Torture in Jordan is practised "with impunity" and there is no guarantee Abu Qatada will get a fair trial, a senior researcher at Human Rights Watch has told the Huffington Post UK.
Christoph Wilcke said changes to the Jordanian constitution, which have made gathering evidence by torture illegal, are not being enforced.
Home secretary Theresa May's legal case for deporting Abu Qatada rests upon assurances from Jordan that evidence received through torture could not be used in a Jordanian court of law.
However Wilcke, a specialist for HRW's Middle East and North Africa division, pointed to a clause in the new constitution, introduced in 2011, that gave courts a three-year grace period to apply the changes.
"We just really don't know if it is being enforced," he said.
"Civilians are still being tried in the state security court, another amendment that was changed in the constitution, so it seems they are making use of the three-year period."
He added Jordan "continues to have a torture problem," and described some of the brutal methods used to extract so-called confessions.
"Most commonly prisoners are subjected to falaka or 'ghosting'" he said.
Falaka is so called after the wooden block used to a hold a prisoner's ankles in place, after which they are beaten on the soles of their feet with a bullwhip or a cane, often until they bleed. It's favoured as a method of extremely painful torture that leaves few marks.
Ghosting is also popular, where prisoners are suspended by the wrists from metal grates, sometimes with their feet barely touching the ground. Prisoners can then be flogged or just left in the crucifix-like position for hours at a time.
The latest allegation of Jordanian torture to reach British newspapers came in May. Four anti-regime demonstrators claimed they had had been stripped naked, severely beaten and sexually humiliated while in custody in Amman.
The allegations came days after Theresa May claimed she had received assurances that Jordan will "bend over backwards" to ensure Qatada receives a fair trial.
Lawyer Roger Smith, Director of JUSTICE, thinks this is highly improbable.
"Every agency that has looked at Jordan's human rights record has had severe reservations" he told the Huffington Post UK
"Any prosecution has to be based on evidence from around 1990s so I think it's very difficult to see how they could now get new and untainted evidence."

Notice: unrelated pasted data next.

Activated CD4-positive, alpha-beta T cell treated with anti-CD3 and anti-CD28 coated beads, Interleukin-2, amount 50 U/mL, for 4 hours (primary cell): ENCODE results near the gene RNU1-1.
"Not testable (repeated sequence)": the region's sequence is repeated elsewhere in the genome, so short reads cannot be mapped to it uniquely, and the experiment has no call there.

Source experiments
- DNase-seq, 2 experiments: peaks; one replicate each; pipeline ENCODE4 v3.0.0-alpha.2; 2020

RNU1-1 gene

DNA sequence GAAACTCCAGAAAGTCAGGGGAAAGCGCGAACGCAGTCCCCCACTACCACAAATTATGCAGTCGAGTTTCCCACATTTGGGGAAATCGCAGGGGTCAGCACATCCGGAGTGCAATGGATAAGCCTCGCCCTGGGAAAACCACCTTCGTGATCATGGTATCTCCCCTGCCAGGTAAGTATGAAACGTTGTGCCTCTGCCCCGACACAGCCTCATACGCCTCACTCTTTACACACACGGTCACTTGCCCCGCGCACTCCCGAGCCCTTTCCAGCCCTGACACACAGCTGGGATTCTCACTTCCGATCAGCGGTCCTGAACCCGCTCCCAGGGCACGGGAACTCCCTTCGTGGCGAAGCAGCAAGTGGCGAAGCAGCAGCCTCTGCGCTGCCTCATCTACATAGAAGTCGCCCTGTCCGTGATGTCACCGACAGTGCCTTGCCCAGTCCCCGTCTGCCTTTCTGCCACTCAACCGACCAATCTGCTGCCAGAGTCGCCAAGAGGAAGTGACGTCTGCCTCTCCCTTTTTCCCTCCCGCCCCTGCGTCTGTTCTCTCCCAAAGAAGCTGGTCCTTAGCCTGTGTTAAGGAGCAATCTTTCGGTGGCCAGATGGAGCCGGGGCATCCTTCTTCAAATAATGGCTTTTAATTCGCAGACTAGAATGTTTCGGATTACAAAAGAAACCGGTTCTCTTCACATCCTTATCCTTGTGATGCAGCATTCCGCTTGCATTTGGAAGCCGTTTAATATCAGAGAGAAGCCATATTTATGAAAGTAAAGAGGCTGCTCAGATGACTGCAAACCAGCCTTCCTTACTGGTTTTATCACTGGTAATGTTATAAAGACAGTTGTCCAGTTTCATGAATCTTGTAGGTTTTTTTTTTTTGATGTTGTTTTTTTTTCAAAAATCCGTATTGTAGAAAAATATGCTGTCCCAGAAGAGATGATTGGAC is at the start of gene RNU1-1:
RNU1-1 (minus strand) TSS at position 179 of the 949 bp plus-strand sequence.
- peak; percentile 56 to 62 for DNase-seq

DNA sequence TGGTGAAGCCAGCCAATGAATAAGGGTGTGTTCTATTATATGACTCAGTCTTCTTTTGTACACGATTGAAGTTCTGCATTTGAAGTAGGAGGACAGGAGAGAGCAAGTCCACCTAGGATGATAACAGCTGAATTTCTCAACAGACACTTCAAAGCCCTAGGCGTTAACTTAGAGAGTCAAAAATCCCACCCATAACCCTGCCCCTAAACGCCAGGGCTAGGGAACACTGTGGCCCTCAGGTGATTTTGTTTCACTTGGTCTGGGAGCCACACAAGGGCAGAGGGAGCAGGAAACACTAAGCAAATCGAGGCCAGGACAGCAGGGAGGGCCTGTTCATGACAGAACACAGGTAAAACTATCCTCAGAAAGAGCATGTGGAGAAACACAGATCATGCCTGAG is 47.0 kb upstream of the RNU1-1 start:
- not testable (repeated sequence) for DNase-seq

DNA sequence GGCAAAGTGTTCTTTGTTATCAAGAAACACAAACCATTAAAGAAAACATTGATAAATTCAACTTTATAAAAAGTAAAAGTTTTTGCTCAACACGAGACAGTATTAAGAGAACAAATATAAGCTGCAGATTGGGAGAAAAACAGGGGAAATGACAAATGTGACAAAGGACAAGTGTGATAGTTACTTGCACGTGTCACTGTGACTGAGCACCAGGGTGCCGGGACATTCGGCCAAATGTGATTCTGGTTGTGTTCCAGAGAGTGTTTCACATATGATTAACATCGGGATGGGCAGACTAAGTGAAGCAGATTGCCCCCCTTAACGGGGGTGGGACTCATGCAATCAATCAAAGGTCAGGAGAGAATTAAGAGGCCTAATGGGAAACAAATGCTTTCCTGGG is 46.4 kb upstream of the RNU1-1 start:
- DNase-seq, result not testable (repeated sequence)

Although former co-defendants - Al-Hamasher and Abu Hawsher in the Abu Qatada case have now been pardoned, they continue to have the threat of imprisonment hang over them and have been re-arrested several times.
Amnesty International insisted that Abu Qatada himself faced a "very real threat" of being tortured if he was deported.
"The UK should not send anyone into the hands of torturers " the organisation said, adding: "Should the UK authorities genuinely believe that Abu Qatada has committed a criminal offence, they should either put him on trial in this country or extradite him to a third country that can safely and fairly do so."
On Wednesday, a senior immigration judge said the evidence the Jordanian government had against terror suspect Abu Qatada was "extremely thin". The latest appeal is being held specifically to test the assurances offered by Jordan.
The case against Abu Qatada in the UK has been a 10-year litigious battle fraught with political wrangling, voracious media coverage and cat and mouse tactics.
Theresa May has been humiliated a number of times over the trial of the 51-year-old radical cleric.
In April the home secretary was put under pressure after the confusion deadline for appeals against the preacher's deportation to Jordan. The legal bill for repeated failed attempts to deport Qatada has now reached over £1m.
However Robin Tam QC, for the Home Secretary told the tribunal on Wednesday that terror suspect Abu Qatada is "scraping the barrel" in an appeal against deportation which "bears all the hallmarks of a last-ditch argument."